In this post, I want to continue our discussion of the starting point of your script – the idea.
In a previous post, I talked about how to measure the strength of your idea. Namely, should you invest the time and effort to pursue that idea and turn it into a screenplay.
Now I want to talk about how to think of and frame that idea so as to attract the attention of a studio and, by extension, an audience.
In doing so, I want to emphasize that I am talking about a commercial idea. One that will be told in three acts, following the classic myth structure. If you want to write the next Source Code, by all means do so. I’ll be first in line to see it. Source Code was one of my favorite films of 2011. But in this post I’m limiting the evaluation of the idea to classic three act stories.
When you come up with your idea, see if you can frame it so that it fits into this paradigm:
“Somebody wants something badly and goes after it against great odds.”
That is a simple description of what all great three-act stories have in common.
Eleven words that sum it up nicely.
Think about it.
“Somebody.” A single main character (protagonist). As in the classic myth “hero.”
“Wants something.” Has a desire.
“Badly.” A strong desire.
“And goes after it.” Takes action.
“Against great odds.” Meets resistance. Big time.
It also contains all three acts.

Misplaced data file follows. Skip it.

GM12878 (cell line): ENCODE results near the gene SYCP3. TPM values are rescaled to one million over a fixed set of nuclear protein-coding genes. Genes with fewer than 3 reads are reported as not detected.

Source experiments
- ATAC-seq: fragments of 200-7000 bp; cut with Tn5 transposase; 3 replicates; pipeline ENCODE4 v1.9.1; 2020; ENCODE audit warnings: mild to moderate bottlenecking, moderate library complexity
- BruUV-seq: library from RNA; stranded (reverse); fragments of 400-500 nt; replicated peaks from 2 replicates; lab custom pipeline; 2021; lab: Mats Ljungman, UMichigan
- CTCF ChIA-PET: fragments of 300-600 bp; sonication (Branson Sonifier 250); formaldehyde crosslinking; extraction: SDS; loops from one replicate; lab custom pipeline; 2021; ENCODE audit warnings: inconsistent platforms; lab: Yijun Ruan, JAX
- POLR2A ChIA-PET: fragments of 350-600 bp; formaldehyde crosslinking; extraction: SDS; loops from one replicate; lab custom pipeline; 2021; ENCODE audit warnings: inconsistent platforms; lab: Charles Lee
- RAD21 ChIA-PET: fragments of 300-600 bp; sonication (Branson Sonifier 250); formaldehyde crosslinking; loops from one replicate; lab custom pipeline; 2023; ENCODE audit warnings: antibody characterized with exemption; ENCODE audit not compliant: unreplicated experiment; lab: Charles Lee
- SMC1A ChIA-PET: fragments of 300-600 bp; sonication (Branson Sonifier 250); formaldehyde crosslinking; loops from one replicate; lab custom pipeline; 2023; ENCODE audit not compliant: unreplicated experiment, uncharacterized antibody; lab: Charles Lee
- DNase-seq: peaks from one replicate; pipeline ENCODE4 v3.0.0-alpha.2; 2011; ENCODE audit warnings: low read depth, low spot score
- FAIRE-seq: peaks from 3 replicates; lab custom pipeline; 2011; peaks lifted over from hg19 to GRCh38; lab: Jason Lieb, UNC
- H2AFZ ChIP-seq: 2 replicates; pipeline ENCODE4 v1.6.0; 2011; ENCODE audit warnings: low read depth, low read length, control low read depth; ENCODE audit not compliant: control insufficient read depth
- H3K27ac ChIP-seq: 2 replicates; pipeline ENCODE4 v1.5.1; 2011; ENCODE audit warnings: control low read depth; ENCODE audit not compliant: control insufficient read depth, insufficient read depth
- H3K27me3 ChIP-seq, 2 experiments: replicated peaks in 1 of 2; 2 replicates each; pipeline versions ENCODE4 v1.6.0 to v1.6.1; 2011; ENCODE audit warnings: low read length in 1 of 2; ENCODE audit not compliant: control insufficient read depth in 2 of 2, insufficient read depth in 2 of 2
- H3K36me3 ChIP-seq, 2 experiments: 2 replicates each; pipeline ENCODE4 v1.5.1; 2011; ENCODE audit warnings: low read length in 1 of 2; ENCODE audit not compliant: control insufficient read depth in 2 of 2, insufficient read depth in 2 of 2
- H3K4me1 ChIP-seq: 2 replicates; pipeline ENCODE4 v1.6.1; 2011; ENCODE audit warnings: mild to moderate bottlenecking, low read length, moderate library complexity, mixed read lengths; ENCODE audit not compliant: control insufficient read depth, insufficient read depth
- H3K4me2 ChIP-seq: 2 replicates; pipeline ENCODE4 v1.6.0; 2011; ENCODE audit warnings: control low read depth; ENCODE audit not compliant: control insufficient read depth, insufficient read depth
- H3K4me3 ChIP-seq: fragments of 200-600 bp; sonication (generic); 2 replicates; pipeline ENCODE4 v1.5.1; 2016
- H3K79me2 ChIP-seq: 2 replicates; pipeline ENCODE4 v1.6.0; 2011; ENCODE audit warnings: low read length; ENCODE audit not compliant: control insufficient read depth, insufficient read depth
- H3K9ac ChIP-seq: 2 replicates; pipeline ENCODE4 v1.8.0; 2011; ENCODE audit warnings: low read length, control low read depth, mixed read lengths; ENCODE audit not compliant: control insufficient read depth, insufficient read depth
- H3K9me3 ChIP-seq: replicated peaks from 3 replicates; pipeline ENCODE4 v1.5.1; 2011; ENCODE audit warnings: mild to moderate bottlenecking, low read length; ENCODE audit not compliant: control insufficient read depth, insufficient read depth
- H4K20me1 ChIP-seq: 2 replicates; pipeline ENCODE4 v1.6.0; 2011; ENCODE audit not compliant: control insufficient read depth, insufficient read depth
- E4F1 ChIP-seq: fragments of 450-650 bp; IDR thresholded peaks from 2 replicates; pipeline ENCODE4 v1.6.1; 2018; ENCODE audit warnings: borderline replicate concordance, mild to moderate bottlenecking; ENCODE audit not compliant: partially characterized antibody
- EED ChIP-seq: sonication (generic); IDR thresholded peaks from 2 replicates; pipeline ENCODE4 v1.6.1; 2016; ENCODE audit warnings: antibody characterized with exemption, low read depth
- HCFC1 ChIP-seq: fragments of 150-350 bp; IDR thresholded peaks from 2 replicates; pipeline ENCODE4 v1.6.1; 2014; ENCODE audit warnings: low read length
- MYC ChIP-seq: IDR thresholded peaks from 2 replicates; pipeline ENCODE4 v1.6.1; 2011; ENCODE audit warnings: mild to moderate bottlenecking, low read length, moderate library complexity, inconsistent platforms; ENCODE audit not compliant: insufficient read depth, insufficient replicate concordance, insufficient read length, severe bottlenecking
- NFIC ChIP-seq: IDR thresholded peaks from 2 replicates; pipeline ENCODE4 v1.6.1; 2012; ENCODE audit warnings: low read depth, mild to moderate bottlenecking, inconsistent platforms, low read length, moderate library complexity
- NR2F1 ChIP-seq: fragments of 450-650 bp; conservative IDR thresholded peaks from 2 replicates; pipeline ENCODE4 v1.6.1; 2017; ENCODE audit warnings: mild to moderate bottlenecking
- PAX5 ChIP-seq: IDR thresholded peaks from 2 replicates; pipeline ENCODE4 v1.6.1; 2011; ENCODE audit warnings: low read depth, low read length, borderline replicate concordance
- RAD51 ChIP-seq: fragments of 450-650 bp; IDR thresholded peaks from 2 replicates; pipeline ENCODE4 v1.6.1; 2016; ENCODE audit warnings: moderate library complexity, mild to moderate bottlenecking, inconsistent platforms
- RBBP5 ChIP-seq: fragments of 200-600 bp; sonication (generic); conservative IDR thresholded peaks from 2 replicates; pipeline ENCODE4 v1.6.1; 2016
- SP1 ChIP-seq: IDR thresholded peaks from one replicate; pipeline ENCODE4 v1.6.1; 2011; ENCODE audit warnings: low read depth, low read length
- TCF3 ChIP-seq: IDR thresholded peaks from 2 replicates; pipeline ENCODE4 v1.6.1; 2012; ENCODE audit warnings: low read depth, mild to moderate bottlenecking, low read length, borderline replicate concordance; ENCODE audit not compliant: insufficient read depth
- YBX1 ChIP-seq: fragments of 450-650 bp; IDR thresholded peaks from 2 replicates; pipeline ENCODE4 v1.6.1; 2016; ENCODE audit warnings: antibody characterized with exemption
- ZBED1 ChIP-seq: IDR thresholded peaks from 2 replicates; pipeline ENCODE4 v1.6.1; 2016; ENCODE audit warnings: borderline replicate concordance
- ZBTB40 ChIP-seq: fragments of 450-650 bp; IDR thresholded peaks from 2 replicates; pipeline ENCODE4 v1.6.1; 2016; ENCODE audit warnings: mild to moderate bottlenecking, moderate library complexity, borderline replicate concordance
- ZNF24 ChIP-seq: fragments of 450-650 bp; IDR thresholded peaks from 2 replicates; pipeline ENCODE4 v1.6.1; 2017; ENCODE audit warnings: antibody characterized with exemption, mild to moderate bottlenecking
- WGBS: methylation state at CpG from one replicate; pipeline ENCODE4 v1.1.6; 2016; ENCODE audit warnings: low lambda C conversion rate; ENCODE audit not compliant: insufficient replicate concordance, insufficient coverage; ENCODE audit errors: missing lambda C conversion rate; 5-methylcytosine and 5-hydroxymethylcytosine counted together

Act 1: “Somebody wants something badly." The setup
Act 2: “and goes after it against great odds.” Conflict.
Act 3: implied. They either get it or not. Resolution
It has all that you need for a classic myth story:
Whatever your idea, you would be best served if you can express it along the lines of that paradigm. Once you can do so, that then becomes your logline.
To help you with this, take some of the bigger grossing three act films of the past few years and see if you can express their “idea” in that fashion.
Think The King’s Speech. Think True Grit. Think any of the Toy Story films. Animated films especially follow this expression of the idea. (Think Up. Or Finding Nemo.)
Most writers tend to come up with ideas that are situational. For example, an asteroid is racing toward earth and it must be destroyed before civilization is wiped out. However, there must be a main character who is chosen to complete the difficult task.
Go back and look at Armageddon and see if you can frame the idea by using Bruce Willis’ character in the logline. (Which you should easily be able to do. Probably why Armageddon did better than Deep Impact which had the same idea behind it.)
If your idea is similarly situational, you then must decide upon and develop your main character so that you can express it to fit the paradigm. Once you can comfortably do so, you will be on your way to writing a more commercially viable screenplay.
In other words, think “somebody” at the start.
- More articles by Drew Yanno
- 5 Tips to Turn Your Script Into a High Concept Idea
- Jeanne's Screenwriting Tips: 2 Tips for Finishing Screenplays
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